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so I'm running a flask python app on dotcloud, and I'm basically trying to hash a password (using hashlib.sha512; the salt is uuid.uuid4().bytes).

user_dict['salt'] = uuid.uuid4().bytes
print_stderr(user_dict['salt'])
print_stderr(hashlib.sha512(user_dict['pwd'] + user_dict['salt']))
user_dict['pwd'] = hashlib.sha512(user_dict['pwd'] + user_dict['salt']).digest()
print_stderr(user_dict['pwd'])

This all works fine even in a python interpreter on dotcloud, but when I actually run the code on the server, it crashes (or something, the client gets a HTTP 500 code, but dotcloud logs just closes).

I can tell by which print statements are executed and which are not, that it crashes on the uuid.uuid4().bytes line. But if I replace that with a constant (e.g. "uehg83yydh") it doesn't fail immediately, rather on the hashlib.sha512(...).digest() line.

You may also notice that print_stderr is not a standard python function. It's a hack I am using to get dotcloud to print stuff from python (it prints to stderr instead of stdout). Surely there's a better way to debug on dotcloud that I'm not aware of?

share|improve this question
    
What version of python are you using? Is there any error messages when it crashes? Look in /var/log/supervisor for the different log files. –  Ken Cochrane Dec 10 '12 at 1:48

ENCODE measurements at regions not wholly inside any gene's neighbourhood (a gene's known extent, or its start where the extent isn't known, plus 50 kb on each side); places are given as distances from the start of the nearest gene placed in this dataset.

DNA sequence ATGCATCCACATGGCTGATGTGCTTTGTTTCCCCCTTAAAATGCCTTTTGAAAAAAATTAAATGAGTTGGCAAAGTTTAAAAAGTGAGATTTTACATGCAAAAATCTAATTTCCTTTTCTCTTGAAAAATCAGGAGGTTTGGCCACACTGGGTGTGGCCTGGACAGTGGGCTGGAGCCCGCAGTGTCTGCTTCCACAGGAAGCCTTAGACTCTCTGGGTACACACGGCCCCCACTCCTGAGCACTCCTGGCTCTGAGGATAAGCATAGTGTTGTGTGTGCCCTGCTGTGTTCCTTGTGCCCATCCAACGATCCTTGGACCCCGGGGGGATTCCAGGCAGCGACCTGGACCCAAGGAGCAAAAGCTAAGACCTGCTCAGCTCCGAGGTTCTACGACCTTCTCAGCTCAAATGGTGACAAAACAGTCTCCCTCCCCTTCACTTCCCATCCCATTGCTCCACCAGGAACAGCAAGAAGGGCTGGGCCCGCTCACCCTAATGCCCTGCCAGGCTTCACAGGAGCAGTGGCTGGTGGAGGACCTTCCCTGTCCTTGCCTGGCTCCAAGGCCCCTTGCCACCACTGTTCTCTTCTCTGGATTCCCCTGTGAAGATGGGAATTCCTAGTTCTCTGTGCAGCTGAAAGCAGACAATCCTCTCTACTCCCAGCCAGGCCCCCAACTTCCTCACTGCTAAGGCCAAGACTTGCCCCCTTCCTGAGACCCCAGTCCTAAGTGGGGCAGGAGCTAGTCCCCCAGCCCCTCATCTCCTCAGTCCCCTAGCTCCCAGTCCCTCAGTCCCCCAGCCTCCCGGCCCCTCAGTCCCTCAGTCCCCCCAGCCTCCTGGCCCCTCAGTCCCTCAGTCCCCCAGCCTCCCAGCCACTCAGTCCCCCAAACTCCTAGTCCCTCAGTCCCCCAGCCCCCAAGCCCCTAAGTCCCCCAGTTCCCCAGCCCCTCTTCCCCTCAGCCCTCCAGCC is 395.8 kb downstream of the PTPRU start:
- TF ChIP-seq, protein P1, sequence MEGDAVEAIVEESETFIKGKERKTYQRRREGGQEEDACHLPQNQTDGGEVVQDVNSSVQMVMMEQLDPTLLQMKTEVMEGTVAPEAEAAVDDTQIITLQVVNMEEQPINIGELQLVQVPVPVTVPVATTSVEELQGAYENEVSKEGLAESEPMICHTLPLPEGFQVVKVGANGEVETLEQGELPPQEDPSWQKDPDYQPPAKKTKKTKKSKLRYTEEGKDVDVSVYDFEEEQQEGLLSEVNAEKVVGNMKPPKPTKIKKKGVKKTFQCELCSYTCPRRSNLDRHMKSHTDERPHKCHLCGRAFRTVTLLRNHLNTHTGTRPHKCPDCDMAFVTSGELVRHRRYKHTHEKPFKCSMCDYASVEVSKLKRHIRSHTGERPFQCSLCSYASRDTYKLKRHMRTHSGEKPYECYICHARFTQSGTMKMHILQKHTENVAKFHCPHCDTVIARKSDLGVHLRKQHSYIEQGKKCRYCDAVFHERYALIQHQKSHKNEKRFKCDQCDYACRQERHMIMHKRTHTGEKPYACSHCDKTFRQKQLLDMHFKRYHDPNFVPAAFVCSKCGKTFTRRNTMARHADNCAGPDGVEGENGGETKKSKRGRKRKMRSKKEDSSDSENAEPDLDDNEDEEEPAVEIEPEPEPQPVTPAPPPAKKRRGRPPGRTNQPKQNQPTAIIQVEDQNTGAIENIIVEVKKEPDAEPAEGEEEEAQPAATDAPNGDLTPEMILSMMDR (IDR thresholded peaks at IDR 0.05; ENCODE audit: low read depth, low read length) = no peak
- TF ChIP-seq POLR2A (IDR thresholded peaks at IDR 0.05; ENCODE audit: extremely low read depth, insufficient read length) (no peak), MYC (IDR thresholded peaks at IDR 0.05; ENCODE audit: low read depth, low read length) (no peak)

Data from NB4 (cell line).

I'm using 2.7 (python_version: v2.7 in dotcloud.yml). There are no error messages in the CLI log viewer, it just stops. However in the uwsgi.log file there are some strange characters that the CLI viewer doesn't show. –  geniass Dec 10 '12 at 11:19
    
can you post those logs? Are you using the sandbox or the live flavor? –  Ken Cochrane Dec 10 '12 at 15:29
    
I'm using sandbox for development. Anyway, this part of the code miraculously started to work. There's a new problem now, but it seems much easier to sort out: pastebin.com/vyfn5hwu It seems as if either uuid or hashlib (or both) is not encoding something properly. –  geniass Dec 10 '12 at 15:44

1 Answer 1

up vote 1 down vote accepted

Try this for your code.

  1. Switching uuid to hex instead of bytes
  2. changing to use update() instead of adding the strings together, it is a little cleaner.

Code:

>>> user_dict['salt'] = uuid.uuid4().hex
>>> print_stderr(user_dict['salt'])
>>> import hashlib
>>> m = hashlib.sha512()
>>> m.update(user_dict['pwd'])
>>> m.update(user_dict['salt'])
>>> user_dict['pwd'] = m.hexdigest()
>>> print_stderr(user_dict['pwd'])
share|improve this answer
    
That seems to have fixed it, but after reading some more about password storage I decided to use bcrypt, rather than mess around with my own probably very insecure implementation –  geniass Dec 10 '12 at 19:59
    
@geniass that makes sense. glad you got it working. –  Ken Cochrane Dec 10 '12 at 20:02

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